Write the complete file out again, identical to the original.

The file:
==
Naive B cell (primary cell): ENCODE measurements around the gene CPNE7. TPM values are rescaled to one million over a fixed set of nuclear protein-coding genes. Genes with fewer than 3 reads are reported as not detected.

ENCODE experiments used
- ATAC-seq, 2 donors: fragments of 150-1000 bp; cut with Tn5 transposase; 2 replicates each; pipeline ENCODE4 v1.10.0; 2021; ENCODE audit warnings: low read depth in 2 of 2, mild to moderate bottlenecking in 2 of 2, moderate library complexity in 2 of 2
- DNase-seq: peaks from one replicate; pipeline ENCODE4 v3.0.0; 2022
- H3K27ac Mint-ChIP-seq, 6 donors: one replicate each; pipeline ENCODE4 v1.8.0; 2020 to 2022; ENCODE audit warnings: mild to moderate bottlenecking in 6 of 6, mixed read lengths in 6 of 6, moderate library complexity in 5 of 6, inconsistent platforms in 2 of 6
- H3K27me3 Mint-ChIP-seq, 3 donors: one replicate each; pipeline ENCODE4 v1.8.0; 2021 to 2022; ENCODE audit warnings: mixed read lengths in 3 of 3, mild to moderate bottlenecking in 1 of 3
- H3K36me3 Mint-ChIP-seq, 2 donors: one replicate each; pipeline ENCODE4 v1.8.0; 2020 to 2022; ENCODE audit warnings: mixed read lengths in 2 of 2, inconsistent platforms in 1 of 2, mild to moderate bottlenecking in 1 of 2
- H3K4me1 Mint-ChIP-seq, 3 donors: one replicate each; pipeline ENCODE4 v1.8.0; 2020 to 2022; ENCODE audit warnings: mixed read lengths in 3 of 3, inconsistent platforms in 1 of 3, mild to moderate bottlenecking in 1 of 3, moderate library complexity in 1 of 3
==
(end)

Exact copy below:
Naive B cell (primary cell): ENCODE measurements around the gene CPNE7. TPM values are rescaled to one million over a fixed set of nuclear protein-coding genes. Genes with fewer than 3 reads are reported as not detected.

ENCODE experiments used
- ATAC-seq, 2 donors: fragments of 150-1000 bp; cut with Tn5 transposase; 2 replicates each; pipeline ENCODE4 v1.10.0; 2021; ENCODE audit warnings: low read depth in 2 of 2, mild to moderate bottlenecking in 2 of 2, moderate library complexity in 2 of 2
- DNase-seq: peaks from one replicate; pipeline ENCODE4 v3.0.0; 2022
- H3K27ac Mint-ChIP-seq, 6 donors: one replicate each; pipeline ENCODE4 v1.8.0; 2020 to 2022; ENCODE audit warnings: mild to moderate bottlenecking in 6 of 6, mixed read lengths in 6 of 6, moderate library complexity in 5 of 6, inconsistent platforms in 2 of 6
- H3K27me3 Mint-ChIP-seq, 3 donors: one replicate each; pipeline ENCODE4 v1.8.0; 2021 to 2022; ENCODE audit warnings: mixed read lengths in 3 of 3, mild to moderate bottlenecking in 1 of 3
- H3K36me3 Mint-ChIP-seq, 2 donors: one replicate each; pipeline ENCODE4 v1.8.0; 2020 to 2022; ENCODE audit warnings: mixed read lengths in 2 of 2, inconsistent platforms in 1 of 2, mild to moderate bottlenecking in 1 of 2
- H3K4me1 Mint-ChIP-seq, 3 donors: one replicate each; pipeline ENCODE4 v1.8.0; 2020 to 2022; ENCODE audit warnings: mixed read lengths in 3 of 3, inconsistent platforms in 1 of 3, mild to moderate bottlenecking in 1 of 3, moderate library complexity in 1 of 3